In the umpteenth chapter of UK governments battling encryption, Priti Patel in September 2021 launched the “Safety Tech Challenge”. It was to give five companies £85K each to develop “innovative technologies to keep children safe when using end-to-end encrypted messaging services”. Tasked with evaluating the outcomes was the REPHRAIN project, the consortium given £7M to address online harms. I had been part of the UKRI 2020 panel awarding this grant, and believed then and now that it concerns a politically laden and technically difficult task, that was handed to a group of eminently sensible scientists.1 While the call had strongly invited teams to promise the impossible in order to placate the political goals, this team (and some other consortia too) wisely declined to do so, and remained realistic.

The evaluation results have now come back, and the REPHRAIN team have done a very decent job given that they had to evaluate five different brands of snake oil with their hands tied behind their backs. In doing so, they have made a valuable contribution to the development of trustworthy AI in the important application area of online (child) safety technology.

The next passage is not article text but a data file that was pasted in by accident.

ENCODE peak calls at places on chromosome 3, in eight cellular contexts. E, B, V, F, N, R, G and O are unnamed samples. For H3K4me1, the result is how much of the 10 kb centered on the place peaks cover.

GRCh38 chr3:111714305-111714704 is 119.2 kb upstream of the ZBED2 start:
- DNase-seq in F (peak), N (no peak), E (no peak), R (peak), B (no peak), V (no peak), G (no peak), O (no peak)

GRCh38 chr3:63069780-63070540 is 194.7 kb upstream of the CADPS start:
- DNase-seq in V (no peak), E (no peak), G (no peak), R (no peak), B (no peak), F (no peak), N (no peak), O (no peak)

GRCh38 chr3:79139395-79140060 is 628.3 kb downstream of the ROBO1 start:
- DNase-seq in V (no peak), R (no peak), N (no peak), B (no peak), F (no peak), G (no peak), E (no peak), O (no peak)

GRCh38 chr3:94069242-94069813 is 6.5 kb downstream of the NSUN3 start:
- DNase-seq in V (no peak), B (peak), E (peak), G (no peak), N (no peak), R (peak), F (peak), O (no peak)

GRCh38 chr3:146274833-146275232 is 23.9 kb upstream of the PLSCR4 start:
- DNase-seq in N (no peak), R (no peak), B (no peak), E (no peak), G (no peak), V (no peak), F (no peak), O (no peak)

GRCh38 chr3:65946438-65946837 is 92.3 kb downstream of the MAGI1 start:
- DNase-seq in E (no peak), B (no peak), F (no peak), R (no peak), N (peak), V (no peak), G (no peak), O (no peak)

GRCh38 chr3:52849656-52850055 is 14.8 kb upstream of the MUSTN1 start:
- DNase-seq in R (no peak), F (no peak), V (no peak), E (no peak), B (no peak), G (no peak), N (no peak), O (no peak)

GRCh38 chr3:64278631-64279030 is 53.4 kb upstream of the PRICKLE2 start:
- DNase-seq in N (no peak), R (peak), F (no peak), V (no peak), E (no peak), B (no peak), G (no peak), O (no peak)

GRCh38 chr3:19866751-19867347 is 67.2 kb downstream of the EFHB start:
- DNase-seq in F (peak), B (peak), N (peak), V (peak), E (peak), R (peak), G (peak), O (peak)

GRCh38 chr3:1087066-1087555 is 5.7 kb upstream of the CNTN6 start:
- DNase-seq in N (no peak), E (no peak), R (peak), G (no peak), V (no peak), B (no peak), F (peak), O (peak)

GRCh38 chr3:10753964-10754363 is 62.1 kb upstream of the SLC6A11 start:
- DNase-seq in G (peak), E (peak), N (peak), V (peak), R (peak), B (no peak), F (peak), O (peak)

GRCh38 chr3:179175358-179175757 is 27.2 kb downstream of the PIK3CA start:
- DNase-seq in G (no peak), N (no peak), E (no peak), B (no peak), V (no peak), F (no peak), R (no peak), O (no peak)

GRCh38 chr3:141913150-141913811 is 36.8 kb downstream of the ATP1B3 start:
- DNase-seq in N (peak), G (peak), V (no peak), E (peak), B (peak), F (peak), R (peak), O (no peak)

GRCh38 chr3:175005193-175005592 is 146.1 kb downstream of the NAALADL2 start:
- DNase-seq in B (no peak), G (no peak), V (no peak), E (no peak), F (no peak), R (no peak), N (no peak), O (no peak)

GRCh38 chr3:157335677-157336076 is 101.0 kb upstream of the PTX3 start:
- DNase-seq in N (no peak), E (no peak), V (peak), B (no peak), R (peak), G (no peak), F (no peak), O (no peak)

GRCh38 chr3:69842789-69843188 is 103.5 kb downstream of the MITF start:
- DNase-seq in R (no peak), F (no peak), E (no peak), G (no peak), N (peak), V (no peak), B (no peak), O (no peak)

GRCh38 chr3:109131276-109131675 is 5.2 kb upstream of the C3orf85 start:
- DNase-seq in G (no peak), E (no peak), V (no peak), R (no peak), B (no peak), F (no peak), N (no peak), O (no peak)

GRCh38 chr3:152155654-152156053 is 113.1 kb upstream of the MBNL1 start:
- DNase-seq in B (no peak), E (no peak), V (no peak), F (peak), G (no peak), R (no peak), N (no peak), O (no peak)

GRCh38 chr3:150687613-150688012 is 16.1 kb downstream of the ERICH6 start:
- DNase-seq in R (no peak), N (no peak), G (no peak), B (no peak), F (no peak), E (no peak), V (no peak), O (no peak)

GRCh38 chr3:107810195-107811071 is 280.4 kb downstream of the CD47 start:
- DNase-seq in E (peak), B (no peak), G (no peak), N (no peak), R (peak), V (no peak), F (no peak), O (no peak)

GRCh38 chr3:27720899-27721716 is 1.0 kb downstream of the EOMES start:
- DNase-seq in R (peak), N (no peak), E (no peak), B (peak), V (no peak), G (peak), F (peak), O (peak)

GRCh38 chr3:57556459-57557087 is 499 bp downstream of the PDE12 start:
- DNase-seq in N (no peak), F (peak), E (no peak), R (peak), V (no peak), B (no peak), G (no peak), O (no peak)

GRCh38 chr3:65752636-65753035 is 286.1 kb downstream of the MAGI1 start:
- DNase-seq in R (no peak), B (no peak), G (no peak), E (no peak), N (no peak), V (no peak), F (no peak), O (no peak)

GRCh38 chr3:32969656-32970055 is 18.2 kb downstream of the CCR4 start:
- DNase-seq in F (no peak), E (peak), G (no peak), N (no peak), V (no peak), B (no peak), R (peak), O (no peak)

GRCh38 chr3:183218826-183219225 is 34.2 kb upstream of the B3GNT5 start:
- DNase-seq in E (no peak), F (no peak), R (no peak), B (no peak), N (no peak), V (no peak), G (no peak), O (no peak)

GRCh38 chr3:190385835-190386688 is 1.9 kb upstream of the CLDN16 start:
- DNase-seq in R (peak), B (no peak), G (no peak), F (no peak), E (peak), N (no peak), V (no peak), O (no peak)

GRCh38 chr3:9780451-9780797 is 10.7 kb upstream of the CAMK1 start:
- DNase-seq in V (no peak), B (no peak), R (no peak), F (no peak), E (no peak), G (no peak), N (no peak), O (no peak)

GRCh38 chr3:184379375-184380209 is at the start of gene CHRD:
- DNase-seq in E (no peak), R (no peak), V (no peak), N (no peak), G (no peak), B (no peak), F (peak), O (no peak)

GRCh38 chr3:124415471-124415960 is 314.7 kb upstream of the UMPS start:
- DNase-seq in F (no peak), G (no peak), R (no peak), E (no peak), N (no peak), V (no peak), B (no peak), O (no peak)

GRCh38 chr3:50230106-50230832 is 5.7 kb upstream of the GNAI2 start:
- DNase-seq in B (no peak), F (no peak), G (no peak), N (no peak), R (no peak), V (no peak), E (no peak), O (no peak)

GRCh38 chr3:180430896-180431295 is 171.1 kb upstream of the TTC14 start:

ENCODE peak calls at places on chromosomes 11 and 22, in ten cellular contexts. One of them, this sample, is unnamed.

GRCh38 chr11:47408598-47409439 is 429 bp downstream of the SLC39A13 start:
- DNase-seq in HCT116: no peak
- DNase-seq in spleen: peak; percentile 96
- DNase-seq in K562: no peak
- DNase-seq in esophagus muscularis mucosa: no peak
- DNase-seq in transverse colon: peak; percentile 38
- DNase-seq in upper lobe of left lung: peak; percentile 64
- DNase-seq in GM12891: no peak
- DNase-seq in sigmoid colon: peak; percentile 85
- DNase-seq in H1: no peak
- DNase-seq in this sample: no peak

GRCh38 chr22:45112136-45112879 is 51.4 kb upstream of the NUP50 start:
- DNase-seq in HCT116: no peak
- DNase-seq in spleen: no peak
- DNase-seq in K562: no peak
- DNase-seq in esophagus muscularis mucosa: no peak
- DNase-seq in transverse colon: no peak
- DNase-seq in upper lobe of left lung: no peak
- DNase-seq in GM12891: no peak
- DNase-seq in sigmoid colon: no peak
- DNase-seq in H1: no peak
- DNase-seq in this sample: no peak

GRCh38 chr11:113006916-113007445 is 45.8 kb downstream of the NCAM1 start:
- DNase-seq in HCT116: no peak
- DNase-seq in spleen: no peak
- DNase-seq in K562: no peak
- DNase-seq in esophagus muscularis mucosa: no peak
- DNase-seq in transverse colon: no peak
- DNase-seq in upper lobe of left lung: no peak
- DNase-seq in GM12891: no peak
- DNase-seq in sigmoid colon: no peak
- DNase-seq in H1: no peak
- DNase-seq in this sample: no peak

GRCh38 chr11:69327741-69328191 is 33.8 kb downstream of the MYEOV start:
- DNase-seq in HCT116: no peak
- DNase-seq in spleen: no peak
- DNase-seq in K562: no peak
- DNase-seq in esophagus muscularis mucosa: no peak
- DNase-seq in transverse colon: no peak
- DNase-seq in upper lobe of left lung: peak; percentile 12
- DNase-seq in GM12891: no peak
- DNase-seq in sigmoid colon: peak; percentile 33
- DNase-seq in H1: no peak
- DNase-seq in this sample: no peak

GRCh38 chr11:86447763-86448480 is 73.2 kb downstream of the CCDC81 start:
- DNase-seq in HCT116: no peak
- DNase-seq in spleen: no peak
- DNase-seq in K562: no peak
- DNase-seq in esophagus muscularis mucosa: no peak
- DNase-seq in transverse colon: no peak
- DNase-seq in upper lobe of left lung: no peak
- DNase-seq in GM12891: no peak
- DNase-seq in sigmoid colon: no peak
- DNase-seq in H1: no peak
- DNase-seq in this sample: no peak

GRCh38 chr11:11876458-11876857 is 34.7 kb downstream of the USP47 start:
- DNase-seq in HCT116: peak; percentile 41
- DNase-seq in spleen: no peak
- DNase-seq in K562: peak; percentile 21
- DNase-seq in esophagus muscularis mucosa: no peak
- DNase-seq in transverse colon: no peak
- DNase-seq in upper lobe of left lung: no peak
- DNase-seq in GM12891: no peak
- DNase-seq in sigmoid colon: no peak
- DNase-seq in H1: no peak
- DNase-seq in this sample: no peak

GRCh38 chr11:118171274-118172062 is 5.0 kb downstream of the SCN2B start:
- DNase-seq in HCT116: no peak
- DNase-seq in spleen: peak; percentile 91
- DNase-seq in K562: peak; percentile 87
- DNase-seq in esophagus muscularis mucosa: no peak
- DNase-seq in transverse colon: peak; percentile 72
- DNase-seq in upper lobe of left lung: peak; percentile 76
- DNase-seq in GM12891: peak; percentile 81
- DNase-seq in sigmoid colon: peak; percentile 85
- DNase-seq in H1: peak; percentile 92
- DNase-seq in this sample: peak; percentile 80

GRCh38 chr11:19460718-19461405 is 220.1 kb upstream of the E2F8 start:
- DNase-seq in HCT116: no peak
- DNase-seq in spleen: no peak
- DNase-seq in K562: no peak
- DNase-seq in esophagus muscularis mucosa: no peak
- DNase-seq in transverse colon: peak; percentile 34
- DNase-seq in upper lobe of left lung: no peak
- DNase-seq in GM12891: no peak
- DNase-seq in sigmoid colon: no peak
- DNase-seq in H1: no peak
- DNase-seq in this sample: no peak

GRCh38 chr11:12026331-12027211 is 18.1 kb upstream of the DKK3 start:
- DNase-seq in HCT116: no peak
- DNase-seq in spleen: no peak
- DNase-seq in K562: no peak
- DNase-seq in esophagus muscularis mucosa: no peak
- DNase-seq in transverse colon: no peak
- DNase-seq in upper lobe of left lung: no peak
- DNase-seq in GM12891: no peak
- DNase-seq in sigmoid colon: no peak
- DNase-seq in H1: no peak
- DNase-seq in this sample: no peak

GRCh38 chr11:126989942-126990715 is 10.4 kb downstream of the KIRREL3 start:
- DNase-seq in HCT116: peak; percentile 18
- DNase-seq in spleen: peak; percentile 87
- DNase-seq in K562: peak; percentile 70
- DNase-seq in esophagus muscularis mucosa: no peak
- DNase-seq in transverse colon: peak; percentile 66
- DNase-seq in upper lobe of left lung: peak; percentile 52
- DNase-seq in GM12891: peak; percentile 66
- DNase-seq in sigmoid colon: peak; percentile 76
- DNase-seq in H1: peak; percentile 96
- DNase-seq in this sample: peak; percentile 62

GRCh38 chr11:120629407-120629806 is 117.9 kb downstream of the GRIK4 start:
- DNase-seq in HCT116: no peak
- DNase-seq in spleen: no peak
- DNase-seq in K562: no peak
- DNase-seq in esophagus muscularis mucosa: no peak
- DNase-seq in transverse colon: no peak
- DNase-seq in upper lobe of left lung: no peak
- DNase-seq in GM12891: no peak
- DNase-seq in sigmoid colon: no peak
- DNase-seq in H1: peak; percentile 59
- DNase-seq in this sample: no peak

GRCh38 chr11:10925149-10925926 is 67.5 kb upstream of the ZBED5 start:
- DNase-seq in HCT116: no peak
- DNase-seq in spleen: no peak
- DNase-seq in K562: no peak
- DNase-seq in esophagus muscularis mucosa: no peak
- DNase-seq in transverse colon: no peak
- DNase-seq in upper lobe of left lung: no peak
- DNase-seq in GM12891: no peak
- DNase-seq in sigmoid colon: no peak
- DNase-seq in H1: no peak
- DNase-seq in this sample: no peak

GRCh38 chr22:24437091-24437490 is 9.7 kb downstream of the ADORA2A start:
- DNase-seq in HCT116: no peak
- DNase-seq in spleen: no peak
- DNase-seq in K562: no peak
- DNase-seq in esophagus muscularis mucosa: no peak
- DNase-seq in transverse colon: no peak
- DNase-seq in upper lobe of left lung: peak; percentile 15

The Safety Tech Challenge

The Safety Tech Challenge was always intellectually dishonest. The essence of end-to-end encryption (E2EE) is that nothing2 can be known about encrypted information by anyone other than the sender and receiver. Not whether the last bit is a 0, not whether the message is CSAM (child sexual abuse material).3 The final REPHRAIN report indeed states there is “no published research on computational tools that can prevent CSAM in E2EE”.

In terms of technologies, there really also is no such thing as “in the context of E2EE”: the messages are agnostic as to whether they are about to be encrypted (on the sender side) or have just been decrypted (on the receiving side), and nothing meaningful can be done4 in between; any technologies that can be developed are agnostic of when they get invoked.